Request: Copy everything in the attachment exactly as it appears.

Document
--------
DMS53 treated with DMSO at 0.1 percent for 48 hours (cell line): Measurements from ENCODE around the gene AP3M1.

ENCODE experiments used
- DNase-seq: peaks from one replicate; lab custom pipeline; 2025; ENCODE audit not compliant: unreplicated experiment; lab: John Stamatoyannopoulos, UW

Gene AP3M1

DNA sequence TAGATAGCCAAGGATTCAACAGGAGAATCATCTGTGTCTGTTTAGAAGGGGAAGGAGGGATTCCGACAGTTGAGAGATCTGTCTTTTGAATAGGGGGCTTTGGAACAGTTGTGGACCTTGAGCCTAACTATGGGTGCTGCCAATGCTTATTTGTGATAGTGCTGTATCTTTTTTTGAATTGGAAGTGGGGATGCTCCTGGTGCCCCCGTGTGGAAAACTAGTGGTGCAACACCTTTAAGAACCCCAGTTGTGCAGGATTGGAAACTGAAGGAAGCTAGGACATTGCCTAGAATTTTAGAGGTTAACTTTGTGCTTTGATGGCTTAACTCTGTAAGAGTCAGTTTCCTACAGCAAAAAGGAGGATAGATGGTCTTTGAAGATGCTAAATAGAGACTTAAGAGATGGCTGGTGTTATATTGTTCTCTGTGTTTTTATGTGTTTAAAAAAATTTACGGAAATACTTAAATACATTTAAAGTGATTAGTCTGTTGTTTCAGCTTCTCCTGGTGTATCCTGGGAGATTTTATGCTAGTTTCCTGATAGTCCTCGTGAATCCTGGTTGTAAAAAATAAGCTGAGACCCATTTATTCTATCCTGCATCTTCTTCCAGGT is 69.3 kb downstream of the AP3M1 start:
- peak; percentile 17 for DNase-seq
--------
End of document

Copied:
DMS53 treated with DMSO at 0.1 percent for 48 hours (cell line): Measurements from ENCODE around the gene AP3M1.

ENCODE experiments used
- DNase-seq: peaks from one replicate; lab custom pipeline; 2025; ENCODE audit not compliant: unreplicated experiment; lab: John Stamatoyannopoulos, UW

Gene AP3M1

DNA sequence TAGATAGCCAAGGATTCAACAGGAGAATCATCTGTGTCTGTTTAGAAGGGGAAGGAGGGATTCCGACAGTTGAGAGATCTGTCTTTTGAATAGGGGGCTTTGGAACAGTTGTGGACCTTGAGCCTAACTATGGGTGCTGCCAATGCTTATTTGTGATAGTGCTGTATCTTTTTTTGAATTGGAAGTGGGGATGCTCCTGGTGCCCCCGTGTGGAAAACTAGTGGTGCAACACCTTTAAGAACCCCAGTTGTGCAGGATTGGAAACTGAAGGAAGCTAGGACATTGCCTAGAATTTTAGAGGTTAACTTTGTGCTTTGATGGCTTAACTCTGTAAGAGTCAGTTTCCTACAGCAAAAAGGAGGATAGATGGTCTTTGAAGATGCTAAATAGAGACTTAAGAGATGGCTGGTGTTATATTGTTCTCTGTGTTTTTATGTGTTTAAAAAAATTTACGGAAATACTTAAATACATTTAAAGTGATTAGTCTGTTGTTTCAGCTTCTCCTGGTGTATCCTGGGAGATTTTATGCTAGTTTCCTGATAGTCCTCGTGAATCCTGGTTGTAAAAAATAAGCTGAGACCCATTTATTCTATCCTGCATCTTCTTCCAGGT is 69.3 kb downstream of the AP3M1 start:
- peak; percentile 17 for DNase-seq